The village of San Gerardo is very small and very tight knit. I am honored to have been accepted so smoothly into their loving community. It was evident how accepting the community was at the moment we arrived in San Gerardo. The people waited for us on the soccer field, not one person was without a smile on his/her face. They looked so happy and excited. Besides just our host families, the community as a whole was completely accepting of us. They were eager to make us feel at home. We were invited to join the teenagers in their nightly soccer matches, and although our skills were not quite up to par, they continued to pass us the ball and encourage us to participate. Little things like this really made me feel at home.
From the second I stepped off the airplane in Costa Rica, I knew my trip would be an experience I would never forget. And I was not wrong. The people I met, the experiences I shared, and the adventures I embarked upon were nothing short of truly amazing. As I walked along the palm tree lined airport road, their was something substantially different in the air – and it wasn’t just the humidity. It was a certain feeling, almost a premonition; I knew something great was going to come out of my 10 days in this beautiful country.
Our first stop in Costa Rica was at a little breakfast buffet style restaurant. After an entire day of traveling without a proper meal, I was starving and more than excited to have my first Costa Rican meal experience. However, it did not go as smoothly as I had hoped. This was the moment in which I realized how difficult communication really would be – not being able to speak Spanish was a real hindrance. Being unable to ask what was what and what things were made of, I just pointed at random things and watched nervously as the server filled my plate. The foods I had for breakfast that day were very hit or miss – the cheese enchilada was a hit, the obscure bean-banana dish was a miss.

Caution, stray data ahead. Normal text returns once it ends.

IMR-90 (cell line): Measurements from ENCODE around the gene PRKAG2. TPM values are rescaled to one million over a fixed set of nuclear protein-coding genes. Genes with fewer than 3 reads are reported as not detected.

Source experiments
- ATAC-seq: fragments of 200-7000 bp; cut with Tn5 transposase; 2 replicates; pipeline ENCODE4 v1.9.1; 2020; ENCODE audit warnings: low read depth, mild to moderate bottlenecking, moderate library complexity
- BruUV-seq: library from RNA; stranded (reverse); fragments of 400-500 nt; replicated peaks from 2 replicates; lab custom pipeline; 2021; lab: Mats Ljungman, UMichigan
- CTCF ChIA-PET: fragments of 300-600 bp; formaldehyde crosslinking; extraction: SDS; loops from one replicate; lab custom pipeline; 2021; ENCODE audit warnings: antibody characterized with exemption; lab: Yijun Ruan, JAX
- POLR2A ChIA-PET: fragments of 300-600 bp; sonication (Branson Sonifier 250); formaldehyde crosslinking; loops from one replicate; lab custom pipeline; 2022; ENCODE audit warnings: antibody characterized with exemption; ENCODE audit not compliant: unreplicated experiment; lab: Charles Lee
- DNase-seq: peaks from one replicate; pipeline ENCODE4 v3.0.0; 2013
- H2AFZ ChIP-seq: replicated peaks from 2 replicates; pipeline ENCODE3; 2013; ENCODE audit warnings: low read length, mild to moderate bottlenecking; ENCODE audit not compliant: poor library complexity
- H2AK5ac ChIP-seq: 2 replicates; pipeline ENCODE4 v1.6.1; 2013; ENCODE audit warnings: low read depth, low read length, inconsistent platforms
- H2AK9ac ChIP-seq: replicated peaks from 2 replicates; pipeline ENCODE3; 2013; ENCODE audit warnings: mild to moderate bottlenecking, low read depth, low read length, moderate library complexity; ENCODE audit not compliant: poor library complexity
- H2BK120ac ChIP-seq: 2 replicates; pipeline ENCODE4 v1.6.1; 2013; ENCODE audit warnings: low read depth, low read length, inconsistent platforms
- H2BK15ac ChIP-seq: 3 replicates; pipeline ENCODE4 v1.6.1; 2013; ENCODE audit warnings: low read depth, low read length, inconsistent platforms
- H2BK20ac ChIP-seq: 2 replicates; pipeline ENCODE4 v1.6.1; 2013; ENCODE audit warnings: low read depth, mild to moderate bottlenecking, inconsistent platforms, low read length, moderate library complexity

A couple days into the trip, we made our way to the village of San Gerardo, where our host families were. I stayed with Rosibel and Mariellos Gonzales. Rosibel is a 17 year old girl, just like me. She speaks English relatively well. I was very thankful to be in a house with an English speaker. I was even more thankful to be in a house with Rosi. Being with a girl my age really allowed me to put things in perspective. Rosi’s 17; I’m 17. We should be doing the same things, living similar lives. But Rosi’s life is very different than mine. Rosi has cystic fibrosis, a chronic illness that requires immense medical attention. Her hospital bills are extremely expensive. So much so that Rosi can no longer afford to attend school. Hearing Rosi tell me this was truly heart breaking. Here I am, complaining about all the homework I have and taking school for granted when just a plane ride away, Rosi is sitting at home fantasizing about being in a classroom. If I could bring one thing back home with me, it would be Rosi. She deserves to have the opportunity to go to school and pursue a career. She told me her ultimate dream is to become a Spanish teacher in the United States. I wish I could bring her home with me so she could make that dream a reality. read more →